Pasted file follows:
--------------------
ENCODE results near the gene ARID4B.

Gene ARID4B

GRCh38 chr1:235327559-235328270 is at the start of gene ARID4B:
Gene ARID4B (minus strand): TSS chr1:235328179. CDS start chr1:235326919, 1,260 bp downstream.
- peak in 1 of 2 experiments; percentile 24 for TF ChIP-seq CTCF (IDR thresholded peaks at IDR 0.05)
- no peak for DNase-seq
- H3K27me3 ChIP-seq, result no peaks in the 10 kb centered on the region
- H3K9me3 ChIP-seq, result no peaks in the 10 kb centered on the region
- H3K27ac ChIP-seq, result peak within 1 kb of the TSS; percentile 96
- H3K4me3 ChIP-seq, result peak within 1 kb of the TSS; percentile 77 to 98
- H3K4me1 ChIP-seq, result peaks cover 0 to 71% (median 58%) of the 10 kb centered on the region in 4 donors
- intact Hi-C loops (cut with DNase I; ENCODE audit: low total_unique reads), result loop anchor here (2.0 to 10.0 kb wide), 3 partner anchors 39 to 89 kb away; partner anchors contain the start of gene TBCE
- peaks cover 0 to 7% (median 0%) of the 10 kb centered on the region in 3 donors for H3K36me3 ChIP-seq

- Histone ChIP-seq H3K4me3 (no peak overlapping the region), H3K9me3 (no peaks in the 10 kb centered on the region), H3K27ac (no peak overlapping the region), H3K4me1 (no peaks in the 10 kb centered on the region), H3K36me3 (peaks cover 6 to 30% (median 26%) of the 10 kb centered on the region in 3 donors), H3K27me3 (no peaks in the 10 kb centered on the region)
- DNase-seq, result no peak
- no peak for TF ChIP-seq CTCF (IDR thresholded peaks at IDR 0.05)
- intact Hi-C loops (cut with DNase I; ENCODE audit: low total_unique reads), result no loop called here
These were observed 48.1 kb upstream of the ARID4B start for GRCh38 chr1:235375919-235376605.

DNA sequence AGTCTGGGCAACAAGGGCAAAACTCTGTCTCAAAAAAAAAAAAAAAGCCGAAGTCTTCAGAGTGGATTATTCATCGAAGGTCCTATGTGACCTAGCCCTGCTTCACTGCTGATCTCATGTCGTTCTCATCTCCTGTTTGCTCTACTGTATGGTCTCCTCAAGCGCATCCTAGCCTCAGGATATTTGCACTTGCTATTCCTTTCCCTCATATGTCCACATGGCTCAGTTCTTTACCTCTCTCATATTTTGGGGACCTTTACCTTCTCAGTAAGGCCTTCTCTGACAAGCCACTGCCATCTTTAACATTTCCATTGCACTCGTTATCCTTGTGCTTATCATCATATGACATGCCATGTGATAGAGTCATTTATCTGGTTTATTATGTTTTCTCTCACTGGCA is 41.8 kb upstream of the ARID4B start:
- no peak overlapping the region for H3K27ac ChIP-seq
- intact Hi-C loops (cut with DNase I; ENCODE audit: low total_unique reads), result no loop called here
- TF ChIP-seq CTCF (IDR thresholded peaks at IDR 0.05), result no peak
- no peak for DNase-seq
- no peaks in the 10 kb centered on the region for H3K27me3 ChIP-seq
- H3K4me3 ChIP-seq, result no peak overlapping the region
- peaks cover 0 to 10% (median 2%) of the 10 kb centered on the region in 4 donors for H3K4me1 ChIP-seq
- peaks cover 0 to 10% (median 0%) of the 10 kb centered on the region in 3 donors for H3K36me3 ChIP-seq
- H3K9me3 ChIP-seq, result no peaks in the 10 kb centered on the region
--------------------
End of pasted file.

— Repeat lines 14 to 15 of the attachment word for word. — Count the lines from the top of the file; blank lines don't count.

- Histone ChIP-seq H3K4me3 (no peak overlapping the region), H3K9me3 (no peaks in the 10 kb centered on the region), H3K27ac (no peak overlapping the region), H3K4me1 (no peaks in the 10 kb centered on the region), H3K36me3 (peaks cover 6 to 30% (median 26%) of the 10 kb centered on the region in 3 donors), H3K27me3 (no peaks in the 10 kb centered on the region)
- DNase-seq, result no peak